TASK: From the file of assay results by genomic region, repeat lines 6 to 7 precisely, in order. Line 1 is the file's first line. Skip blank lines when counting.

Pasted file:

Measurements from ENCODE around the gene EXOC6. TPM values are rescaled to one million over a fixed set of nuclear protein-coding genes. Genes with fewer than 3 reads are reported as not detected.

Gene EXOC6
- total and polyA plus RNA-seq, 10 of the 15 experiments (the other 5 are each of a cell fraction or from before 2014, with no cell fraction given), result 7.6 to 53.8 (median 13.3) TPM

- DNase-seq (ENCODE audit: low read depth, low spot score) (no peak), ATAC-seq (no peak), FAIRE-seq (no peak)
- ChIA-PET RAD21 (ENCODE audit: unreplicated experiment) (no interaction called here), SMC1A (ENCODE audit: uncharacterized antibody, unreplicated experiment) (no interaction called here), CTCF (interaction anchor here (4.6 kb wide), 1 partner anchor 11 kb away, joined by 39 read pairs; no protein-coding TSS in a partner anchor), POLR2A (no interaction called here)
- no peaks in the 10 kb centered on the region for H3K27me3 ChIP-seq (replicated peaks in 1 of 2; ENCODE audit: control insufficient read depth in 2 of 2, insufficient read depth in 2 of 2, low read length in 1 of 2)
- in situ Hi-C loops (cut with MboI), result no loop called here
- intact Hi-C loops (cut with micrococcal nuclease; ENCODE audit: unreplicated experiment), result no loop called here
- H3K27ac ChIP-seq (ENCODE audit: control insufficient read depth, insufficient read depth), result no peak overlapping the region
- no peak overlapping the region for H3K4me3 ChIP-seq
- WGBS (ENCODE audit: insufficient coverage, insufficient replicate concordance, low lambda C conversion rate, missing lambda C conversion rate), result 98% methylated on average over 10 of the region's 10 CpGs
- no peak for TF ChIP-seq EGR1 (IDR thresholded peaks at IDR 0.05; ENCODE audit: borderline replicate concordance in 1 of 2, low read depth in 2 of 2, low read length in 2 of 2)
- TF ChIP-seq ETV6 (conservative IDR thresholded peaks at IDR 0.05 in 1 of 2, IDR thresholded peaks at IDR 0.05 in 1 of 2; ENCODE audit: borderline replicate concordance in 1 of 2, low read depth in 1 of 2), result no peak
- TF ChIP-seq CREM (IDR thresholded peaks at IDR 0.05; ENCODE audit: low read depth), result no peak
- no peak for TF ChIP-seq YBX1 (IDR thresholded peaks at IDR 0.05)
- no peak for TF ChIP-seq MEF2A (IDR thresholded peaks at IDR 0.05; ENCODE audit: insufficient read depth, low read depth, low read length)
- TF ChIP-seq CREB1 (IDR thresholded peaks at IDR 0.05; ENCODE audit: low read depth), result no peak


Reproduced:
- no peaks in the 10 kb centered on the region for H3K27me3 ChIP-seq (replicated peaks in 1 of 2; ENCODE audit: control insufficient read depth in 2 of 2, insufficient read depth in 2 of 2, low read length in 1 of 2)
- in situ Hi-C loops (cut with MboI), result no loop called here